Then there’s the aggression factor. The advertising tactics behind such sound systems, Rueter says, promote hostility. He keeps examples of such ads in a scrapbook for his organization:

— “Sticks and stones may break your bones, but these subs and woofers will rip your head off.”

— “Put the over-40 set in cardiac arrest.”

— “Disturb the peace.”

— “Shake seats and annoy neighbors.”

Indeed, the No. 1 complaint Americans have about their neighborhoods is noise, according to the Census Bureau. Noise levels, says Rueter, have risen six-fold in major metropolitan areas in the past 15 years, and he blames automobiles with high-volume sound systems as the main source.

But the targets of Noise Free America are not only sound systems and high-tech garden tools. Concerns range from Jet Skis to barking dogs to car alarms to cell phones and include the time of day that the noise level increases.

“Decibels may be a measurement, but time is just as important an issue,” says Rueter. Window-rattling noise, for instance, in the middle of the night or heavy-machine construction that begins too early in the morning is considered intrusive by most sleep-abiding citizens.

“Why can’t people comprehend,” Bronzaft says, “that their noise can affect other people? Because people think in terms of their own rights. But with rights come responsibility. It’s what (Jean-Jacques) Rousseau called The Social Contract. Respecting each other’s rights.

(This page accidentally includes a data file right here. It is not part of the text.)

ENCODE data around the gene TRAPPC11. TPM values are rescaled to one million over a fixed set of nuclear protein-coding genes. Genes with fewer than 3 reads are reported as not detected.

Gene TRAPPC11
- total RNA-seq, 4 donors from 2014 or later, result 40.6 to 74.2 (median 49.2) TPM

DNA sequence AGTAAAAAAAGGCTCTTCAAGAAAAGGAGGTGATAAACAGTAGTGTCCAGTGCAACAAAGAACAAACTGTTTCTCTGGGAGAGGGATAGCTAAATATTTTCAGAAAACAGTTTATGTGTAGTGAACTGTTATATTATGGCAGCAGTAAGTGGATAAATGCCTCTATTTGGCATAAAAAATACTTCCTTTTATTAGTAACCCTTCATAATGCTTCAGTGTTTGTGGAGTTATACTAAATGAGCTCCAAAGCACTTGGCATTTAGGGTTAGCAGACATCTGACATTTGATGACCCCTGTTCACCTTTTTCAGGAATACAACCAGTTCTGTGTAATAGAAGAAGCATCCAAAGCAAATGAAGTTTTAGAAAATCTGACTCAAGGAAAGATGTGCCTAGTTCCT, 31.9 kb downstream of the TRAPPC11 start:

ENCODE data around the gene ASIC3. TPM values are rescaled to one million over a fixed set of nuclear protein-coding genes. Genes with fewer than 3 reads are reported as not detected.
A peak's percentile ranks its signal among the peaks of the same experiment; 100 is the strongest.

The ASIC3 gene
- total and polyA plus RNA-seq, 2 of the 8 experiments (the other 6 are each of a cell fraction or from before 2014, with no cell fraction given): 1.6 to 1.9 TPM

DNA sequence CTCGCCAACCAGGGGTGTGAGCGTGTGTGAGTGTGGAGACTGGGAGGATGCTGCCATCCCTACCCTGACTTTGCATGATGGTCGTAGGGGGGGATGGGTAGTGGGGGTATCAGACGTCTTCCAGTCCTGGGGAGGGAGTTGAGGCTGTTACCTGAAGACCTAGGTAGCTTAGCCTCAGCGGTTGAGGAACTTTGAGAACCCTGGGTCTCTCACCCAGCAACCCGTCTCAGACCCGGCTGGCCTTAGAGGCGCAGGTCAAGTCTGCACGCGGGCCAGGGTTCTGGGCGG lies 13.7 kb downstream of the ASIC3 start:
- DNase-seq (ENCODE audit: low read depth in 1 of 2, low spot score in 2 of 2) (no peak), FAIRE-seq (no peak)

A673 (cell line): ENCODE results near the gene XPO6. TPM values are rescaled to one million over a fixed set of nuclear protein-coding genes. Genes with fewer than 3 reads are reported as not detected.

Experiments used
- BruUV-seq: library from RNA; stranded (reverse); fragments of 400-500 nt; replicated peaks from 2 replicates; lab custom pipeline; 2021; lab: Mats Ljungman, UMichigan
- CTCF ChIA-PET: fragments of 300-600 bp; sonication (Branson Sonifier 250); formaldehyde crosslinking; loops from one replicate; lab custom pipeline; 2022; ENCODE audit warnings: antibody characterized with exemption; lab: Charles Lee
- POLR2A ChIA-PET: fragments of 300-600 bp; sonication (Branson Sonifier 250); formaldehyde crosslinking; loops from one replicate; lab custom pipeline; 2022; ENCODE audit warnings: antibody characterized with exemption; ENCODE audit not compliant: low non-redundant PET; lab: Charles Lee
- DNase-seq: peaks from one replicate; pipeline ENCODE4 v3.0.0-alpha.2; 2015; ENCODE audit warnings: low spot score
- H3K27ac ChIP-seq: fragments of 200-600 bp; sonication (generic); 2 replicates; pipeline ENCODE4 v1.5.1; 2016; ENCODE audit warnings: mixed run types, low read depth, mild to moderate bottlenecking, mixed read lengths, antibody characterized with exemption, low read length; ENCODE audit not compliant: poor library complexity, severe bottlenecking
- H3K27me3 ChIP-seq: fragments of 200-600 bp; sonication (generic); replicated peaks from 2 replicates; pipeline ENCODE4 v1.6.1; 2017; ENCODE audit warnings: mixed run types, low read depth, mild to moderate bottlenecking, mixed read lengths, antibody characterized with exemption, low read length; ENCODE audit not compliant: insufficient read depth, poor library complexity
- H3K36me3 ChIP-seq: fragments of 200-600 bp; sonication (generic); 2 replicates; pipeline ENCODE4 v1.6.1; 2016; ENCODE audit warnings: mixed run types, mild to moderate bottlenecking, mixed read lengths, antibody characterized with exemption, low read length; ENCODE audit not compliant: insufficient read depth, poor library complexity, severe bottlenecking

“But we have to teach people. And that’s where we fail,” says Bronzaft, who came to New Orleans eight years ago to act as a consultant regarding a conflict between Jackson Square musicians and Pontalba apartment residents.

“A television or stereo, for instance, is not at fault. The human is.”

In her job, Bronzaft handles phone calls from New York City residents who say their quality of life has been diminished by noise.

One might be a woman who simply cannot function in her daily routine due to a neighbor who plays her television too loudly. Then there’s the woman living near an airport who calls Bronzaft from her closet in order to be heard on the phone. In the latter case, the culprit grew through progress. Transportation is a business, not just one inconsiderate person.

“Noise is unwanted sound. It intrudes on daily activities and affects sleep and rest. And it is uncontrollable. And that is the core of the stress that comes with noise . . . to feel that your life is out of control,” Bronzaft says.

“Good health means decent quality of life. With that definition, noise is really harmful because it doesn’t allow us to carry out activities that bring us joy and pleasure.”

Neither Rueter nor Bronzaft is campaigning for a world where people listen for pins to drop.

But due to open work environments, loud computer games, booming cars, high traffic loads and noisy restaurants, the members of Noise Free America say, we are becoming a nation oblivious to noise while suffering the consequences.

“One in eight children between the ages of 6 and 19 is suffering from noise-induced hearing loss,” wrote Bronzaft in an article for Noise Free America, citing 2001 findings from the Centers for Disease Control and Prevention. She urges parents to check the headsets their children wear, to think twice about the noisy toys they purchase and to pay attention to the noise that surrounds their children daily.

And when it comes to overall health for anyone at any age, the noise-fighters say, there’s another reason all of us ask for a little peace and quiet now and then.

“It soothes our souls,” Bronzaft says, “and our spirits.”

Health and fitness writer Chris Bynum can be reached at [email protected] or at (504) 826-3458.

This article was also published in:

* The Ann Arbor News
* The Cleveland Plain Dealer
* The Springfield (Massachusetts) Republican
* The Staten Island Advoacte
* The St. Paul Pioneer Press